Vive la France

Le Bilboquet

Terri Taylor
July 29, 2013

Le Bilboquet, 4514 Travis St., 469.730.2937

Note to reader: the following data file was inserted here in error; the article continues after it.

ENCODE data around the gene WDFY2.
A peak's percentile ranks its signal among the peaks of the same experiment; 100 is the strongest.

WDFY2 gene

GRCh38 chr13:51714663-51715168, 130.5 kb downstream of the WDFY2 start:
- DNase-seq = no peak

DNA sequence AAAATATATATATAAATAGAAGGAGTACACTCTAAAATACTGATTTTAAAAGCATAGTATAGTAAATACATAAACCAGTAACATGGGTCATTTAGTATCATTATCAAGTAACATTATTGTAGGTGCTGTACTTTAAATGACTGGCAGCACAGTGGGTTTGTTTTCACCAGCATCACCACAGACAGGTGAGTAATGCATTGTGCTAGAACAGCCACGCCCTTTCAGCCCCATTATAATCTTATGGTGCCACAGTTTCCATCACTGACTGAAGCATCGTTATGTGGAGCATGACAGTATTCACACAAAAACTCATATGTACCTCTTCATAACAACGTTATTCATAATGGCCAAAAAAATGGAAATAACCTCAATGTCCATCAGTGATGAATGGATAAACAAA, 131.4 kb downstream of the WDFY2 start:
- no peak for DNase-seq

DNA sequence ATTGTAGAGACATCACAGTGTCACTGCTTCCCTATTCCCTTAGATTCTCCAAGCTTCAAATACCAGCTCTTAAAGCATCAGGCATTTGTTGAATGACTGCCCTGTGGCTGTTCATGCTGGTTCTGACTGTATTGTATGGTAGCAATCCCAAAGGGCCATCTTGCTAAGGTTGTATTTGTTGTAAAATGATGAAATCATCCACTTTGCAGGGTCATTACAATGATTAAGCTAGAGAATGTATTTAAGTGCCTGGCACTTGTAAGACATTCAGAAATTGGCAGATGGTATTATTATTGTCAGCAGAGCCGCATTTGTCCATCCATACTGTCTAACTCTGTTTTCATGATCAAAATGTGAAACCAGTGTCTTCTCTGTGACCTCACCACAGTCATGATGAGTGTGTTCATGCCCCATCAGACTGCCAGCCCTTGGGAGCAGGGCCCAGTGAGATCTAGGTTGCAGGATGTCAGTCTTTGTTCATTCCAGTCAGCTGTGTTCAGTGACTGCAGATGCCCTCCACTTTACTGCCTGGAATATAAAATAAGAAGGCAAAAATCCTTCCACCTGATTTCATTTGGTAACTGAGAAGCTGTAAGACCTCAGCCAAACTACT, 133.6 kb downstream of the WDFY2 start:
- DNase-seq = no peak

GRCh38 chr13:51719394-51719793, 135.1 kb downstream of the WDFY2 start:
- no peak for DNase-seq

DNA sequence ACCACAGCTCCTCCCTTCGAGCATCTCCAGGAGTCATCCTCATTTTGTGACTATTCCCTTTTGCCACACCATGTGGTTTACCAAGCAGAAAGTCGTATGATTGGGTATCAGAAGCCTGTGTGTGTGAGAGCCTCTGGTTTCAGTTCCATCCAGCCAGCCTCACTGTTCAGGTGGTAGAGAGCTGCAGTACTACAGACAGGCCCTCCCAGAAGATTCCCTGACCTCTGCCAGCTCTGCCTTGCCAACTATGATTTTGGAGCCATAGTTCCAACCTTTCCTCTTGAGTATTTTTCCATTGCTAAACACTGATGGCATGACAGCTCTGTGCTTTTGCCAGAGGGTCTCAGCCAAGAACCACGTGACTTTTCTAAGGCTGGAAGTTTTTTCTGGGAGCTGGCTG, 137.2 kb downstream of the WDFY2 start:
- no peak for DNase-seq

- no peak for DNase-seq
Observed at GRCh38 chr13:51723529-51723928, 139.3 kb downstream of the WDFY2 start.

With its subtle signage, Travis Walk’s charming new eatery Le Bilboquet could easily be overlooked. This would be a tragedy for enthusiasts of French bistro fare, so look for the pine-green awning, latticework and white-clothed sidewalk tables. If the moniker rings a bell, there’s a reason: It’s the offspring of the 28-year-old Manhattan fixture of the same name, which closed last New Year’s Eve with much Upper East Side handwringing. (It’s scheduled to reopen in August on 60th Street between Madison and Park.) “Dallas is a happening place,” says managing partner Laurent Lesort, who has relocated to Dallas. “Dining out is a big part of this city’s culture. When we found the right location, we jumped at it.” The light-filled interior melds contemporary art with old-world additions such as handmade rattan chairs by Maison Gatti (one of France’s oldest crafters of bistro furniture) and a classic pewter-topped bar, the centerpiece of the entry. “MoMo” Sow, the longtime chef of Le Bilboquet-New York, has also relocated to Dallas and creates the identical dishes that made the original a sensation: elegantly presented bistro food with light sauces and fresh flavors. On the dinner menu, try the endive salad with tangy chunks of blue-veined Roquefort, walnut halves and Dijon vinaigrette ($13) or the house-made terrine of foie gras ($25). A standout entrée is the Coquilles Saint Jacques — pan-seared sweet scallops with tomato coulis and a tower of vegetables ($26). The lightly spiced Cajun chicken breast with pommes frites is a house specialty ($24). Desserts include apple tarte tatin and chocolate mousse. The wine list offers an assortment of French and American varieties and even includes a few Texas selections. “Nothing is trendy here,” says Paris-born Lesort. “These are the dishes my mom and grandma made. This is my comfort food.”